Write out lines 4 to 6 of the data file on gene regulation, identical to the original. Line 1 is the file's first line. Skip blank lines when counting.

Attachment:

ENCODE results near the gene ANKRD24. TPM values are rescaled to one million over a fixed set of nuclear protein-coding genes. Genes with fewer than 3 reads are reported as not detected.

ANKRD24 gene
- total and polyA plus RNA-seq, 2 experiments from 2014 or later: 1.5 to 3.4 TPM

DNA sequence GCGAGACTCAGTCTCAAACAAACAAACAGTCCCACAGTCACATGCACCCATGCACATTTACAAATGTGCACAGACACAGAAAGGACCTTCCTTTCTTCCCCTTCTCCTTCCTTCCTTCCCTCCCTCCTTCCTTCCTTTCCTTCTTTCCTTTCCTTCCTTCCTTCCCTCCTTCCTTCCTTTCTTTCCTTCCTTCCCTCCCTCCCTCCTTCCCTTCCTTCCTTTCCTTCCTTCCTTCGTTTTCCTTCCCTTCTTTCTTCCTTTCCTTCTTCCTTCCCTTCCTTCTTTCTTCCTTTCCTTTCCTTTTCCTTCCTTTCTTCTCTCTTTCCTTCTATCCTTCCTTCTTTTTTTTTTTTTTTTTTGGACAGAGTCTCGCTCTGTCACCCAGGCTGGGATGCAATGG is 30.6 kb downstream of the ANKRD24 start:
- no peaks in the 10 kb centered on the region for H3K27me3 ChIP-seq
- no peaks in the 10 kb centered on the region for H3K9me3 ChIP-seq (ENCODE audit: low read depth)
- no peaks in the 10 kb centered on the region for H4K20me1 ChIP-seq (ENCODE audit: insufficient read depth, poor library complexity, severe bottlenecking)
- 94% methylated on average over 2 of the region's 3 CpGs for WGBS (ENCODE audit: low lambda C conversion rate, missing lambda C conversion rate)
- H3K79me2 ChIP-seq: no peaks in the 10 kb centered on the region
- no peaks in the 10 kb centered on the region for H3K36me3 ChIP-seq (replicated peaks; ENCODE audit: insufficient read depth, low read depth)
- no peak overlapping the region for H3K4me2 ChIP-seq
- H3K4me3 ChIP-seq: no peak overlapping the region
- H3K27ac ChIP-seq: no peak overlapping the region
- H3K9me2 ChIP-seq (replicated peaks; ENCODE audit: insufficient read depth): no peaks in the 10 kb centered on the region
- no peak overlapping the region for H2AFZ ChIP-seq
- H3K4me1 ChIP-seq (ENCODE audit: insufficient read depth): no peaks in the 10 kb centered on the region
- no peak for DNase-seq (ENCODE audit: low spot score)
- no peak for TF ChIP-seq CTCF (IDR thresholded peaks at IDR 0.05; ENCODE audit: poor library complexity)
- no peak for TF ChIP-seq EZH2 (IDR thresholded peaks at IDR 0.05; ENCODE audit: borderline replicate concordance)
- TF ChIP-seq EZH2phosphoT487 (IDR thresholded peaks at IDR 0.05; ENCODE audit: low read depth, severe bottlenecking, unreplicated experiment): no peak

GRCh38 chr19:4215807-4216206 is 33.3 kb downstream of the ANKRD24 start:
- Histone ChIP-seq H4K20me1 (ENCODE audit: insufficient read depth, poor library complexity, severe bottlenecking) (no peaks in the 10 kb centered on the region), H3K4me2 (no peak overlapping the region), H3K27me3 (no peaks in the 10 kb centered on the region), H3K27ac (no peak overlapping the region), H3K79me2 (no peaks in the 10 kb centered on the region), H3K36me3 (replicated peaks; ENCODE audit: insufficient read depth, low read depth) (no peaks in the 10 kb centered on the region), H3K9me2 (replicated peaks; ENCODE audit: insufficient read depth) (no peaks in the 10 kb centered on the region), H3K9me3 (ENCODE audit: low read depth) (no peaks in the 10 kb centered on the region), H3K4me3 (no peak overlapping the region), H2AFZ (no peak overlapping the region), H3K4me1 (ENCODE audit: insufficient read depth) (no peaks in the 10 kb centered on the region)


DNA sequence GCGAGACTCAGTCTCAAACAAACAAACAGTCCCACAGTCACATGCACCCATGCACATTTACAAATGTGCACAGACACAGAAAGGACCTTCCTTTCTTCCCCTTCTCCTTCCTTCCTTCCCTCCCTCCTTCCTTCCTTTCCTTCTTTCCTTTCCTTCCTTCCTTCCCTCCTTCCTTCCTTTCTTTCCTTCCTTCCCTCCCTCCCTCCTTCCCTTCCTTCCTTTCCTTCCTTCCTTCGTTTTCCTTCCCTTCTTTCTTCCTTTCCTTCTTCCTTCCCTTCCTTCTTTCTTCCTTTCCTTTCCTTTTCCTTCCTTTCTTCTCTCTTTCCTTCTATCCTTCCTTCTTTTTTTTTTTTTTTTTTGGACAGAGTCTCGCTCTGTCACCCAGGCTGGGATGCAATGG is 30.6 kb downstream of the ANKRD24 start:
- no peaks in the 10 kb centered on the region for H3K27me3 ChIP-seq
- no peaks in the 10 kb centered on the region for H3K9me3 ChIP-seq (ENCODE audit: low read depth)